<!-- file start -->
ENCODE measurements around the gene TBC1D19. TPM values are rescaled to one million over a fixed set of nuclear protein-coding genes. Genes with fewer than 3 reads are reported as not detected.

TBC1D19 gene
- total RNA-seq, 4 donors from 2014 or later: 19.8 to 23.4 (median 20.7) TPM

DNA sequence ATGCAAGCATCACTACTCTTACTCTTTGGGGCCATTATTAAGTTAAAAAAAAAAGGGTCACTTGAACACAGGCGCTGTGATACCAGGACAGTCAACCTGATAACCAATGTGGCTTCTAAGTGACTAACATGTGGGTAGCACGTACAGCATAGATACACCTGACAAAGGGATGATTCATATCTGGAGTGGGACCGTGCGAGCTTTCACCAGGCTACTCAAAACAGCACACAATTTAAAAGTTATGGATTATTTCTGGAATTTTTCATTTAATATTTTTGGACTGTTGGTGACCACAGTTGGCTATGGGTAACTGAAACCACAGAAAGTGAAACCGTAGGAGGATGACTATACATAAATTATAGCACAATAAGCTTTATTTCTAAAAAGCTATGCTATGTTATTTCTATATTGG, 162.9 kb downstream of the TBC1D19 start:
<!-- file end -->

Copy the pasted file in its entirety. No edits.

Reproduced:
ENCODE measurements around the gene TBC1D19. TPM values are rescaled to one million over a fixed set of nuclear protein-coding genes. Genes with fewer than 3 reads are reported as not detected.

TBC1D19 gene
- total RNA-seq, 4 donors from 2014 or later: 19.8 to 23.4 (median 20.7) TPM

DNA sequence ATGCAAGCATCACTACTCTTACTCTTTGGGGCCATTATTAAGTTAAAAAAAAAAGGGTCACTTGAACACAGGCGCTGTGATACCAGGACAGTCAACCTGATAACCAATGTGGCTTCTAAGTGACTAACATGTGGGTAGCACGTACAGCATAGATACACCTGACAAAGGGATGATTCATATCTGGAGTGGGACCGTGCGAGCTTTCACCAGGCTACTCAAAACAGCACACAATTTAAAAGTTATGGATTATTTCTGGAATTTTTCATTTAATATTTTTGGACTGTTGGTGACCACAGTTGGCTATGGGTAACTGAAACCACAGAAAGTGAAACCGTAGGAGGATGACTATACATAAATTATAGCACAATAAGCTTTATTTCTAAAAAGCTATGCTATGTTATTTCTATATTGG, 162.9 kb downstream of the TBC1D19 start: